Sanders made a similar announcement on CNN’s “State of the Union.”
Jackson ran for president in 1984 and 1988, winning four states in 1984 and 13 in 1988, including Michigan. He was the first African American ever to win a Democratic primary.
Jackson got Sanders’ support in his 1988 bid, when he faced off against Biden, among others. (Massachusetts Gov. Michael Dukakis was the eventual nominee.) At the time, Biden told a mostly black audience to reject Jackson’s candidacy. Jackson has said that the former vice president has grown in his positions, but the primary competition would force Biden to deal with the past.
In a statement Sunday, Jackson said Sanders made several commitments to him: expanding Pell Grants, nominating African American women to the Supreme Court and his Cabinet, introducing a constitutional amendment on the right to vote in Congress, and considering an African American woman as his running mate.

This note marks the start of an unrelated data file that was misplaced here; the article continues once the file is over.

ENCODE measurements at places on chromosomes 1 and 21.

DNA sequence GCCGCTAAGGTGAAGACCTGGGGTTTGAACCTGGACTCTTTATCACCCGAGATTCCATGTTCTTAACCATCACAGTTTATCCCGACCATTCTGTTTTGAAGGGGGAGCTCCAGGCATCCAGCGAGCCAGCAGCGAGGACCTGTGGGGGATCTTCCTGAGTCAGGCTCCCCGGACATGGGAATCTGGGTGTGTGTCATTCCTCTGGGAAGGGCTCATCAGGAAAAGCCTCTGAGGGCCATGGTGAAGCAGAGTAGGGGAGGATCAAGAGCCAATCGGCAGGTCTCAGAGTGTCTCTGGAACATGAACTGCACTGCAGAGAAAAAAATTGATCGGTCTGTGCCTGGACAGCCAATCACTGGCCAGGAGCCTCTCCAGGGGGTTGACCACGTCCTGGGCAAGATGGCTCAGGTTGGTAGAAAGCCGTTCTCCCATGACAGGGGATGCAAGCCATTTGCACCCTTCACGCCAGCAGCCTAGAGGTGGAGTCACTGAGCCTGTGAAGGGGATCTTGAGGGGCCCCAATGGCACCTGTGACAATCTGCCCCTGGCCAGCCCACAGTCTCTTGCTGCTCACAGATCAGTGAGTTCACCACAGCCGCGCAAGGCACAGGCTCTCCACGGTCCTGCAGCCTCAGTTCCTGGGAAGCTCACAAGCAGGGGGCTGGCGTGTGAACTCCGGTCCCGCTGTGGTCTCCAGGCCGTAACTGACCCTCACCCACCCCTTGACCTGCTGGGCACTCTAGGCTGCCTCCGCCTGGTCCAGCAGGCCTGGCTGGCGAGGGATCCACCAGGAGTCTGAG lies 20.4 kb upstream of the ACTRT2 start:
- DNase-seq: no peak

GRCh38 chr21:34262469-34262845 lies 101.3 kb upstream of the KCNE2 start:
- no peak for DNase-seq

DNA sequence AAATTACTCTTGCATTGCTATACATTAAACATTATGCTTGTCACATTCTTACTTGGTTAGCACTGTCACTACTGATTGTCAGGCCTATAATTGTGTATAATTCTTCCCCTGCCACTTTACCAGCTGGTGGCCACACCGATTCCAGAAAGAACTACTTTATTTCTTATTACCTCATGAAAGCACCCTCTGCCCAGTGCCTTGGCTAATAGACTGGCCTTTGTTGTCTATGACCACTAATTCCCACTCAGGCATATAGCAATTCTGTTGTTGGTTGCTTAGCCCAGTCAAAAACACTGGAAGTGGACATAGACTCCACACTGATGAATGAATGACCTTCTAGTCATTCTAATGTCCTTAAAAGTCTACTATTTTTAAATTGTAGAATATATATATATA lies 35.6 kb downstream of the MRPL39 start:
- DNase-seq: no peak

“With the exception of Native Americans, African Americans are the people who are most behind socially and economically in the United States and our needs are not moderate. A people far behind cannot catch up choosing the most moderate path. The most progressive social and economic path gives us the best chance to catch up and Senator Bernie Sanders represents the most progressive path. That’s why I choose to endorse him today,” Jackson said in the statement.
“The Biden campaign has not reached out to me or asked for my support,” he added. “The Sanders campaign has, and they responded to the issues I raised.”
Sanders recently hired one of its surrogates, activist Phillip Agnew, to boost organizing in black communities. On Sunday, Sanders added that he has the support of every major grassroots organization because his agenda supports working people.
“What was very clear from the media narrative and what the establishment wanted was to make sure that people coalesced around Biden and defeat me,” Sanders said on ABC. “We’re taking … on the establishment.”